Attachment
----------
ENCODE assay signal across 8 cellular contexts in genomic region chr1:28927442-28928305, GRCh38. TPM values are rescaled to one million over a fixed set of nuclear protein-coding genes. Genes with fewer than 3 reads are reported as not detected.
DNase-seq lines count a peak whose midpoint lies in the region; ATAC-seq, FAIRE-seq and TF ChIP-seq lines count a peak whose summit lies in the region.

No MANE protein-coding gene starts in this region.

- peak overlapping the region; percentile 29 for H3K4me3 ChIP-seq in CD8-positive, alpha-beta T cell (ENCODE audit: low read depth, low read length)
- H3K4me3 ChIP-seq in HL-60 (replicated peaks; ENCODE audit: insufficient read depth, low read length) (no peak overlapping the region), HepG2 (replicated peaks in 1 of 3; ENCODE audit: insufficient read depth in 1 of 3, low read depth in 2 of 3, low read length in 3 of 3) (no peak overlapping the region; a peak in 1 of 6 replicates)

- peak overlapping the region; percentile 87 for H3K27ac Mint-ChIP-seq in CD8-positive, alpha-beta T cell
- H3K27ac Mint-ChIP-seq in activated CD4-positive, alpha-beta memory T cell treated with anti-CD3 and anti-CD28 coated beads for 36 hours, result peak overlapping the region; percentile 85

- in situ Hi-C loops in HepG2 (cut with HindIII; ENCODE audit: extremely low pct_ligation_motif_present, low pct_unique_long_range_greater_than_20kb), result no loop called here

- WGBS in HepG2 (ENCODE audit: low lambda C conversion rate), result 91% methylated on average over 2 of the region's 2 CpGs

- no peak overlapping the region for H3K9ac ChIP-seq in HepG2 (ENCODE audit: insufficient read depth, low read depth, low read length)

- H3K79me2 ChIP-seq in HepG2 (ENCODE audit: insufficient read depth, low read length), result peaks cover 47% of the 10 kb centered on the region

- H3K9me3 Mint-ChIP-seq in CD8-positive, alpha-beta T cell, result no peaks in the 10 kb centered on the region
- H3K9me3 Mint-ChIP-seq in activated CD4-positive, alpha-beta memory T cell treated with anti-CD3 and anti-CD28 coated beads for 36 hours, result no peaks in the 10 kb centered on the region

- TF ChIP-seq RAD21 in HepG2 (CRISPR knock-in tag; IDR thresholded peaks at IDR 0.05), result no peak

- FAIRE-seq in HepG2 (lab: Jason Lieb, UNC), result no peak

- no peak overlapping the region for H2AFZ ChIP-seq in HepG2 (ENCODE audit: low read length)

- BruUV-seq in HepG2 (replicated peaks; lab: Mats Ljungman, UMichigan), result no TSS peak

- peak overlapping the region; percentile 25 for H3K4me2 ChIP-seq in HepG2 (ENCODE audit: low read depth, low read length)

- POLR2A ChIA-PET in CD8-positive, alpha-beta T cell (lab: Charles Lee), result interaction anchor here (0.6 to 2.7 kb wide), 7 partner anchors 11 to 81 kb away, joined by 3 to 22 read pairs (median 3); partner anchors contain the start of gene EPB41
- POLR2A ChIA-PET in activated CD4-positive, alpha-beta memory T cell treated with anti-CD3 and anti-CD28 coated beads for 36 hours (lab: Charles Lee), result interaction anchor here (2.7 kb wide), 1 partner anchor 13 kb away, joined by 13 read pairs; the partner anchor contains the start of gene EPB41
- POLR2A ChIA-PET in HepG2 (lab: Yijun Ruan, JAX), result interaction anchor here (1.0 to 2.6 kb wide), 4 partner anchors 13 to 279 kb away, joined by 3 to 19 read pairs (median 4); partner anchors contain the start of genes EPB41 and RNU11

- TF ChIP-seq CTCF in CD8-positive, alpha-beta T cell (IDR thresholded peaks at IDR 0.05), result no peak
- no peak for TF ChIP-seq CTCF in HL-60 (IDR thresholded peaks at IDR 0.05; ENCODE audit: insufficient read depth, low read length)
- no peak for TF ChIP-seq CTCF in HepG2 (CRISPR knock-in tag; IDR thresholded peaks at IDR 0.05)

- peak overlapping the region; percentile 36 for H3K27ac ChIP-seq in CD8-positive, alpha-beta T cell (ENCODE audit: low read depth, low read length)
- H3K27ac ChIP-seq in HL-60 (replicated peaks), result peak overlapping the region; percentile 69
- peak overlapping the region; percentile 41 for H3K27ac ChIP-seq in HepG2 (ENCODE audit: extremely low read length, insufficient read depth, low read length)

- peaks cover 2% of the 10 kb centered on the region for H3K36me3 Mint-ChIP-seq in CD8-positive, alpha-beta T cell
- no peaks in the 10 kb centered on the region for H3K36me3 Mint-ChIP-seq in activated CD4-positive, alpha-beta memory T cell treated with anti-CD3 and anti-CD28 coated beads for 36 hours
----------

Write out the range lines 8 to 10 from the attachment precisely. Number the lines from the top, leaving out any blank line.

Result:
- in situ Hi-C loops in HepG2 (cut with HindIII; ENCODE audit: extremely low pct_ligation_motif_present, low pct_unique_long_range_greater_than_20kb), result no loop called here

- WGBS in HepG2 (ENCODE audit: low lambda C conversion rate), result 91% methylated on average over 2 of the region's 2 CpGs

- no peak overlapping the region for H3K9ac ChIP-seq in HepG2 (ENCODE audit: insufficient read depth, low read depth, low read length)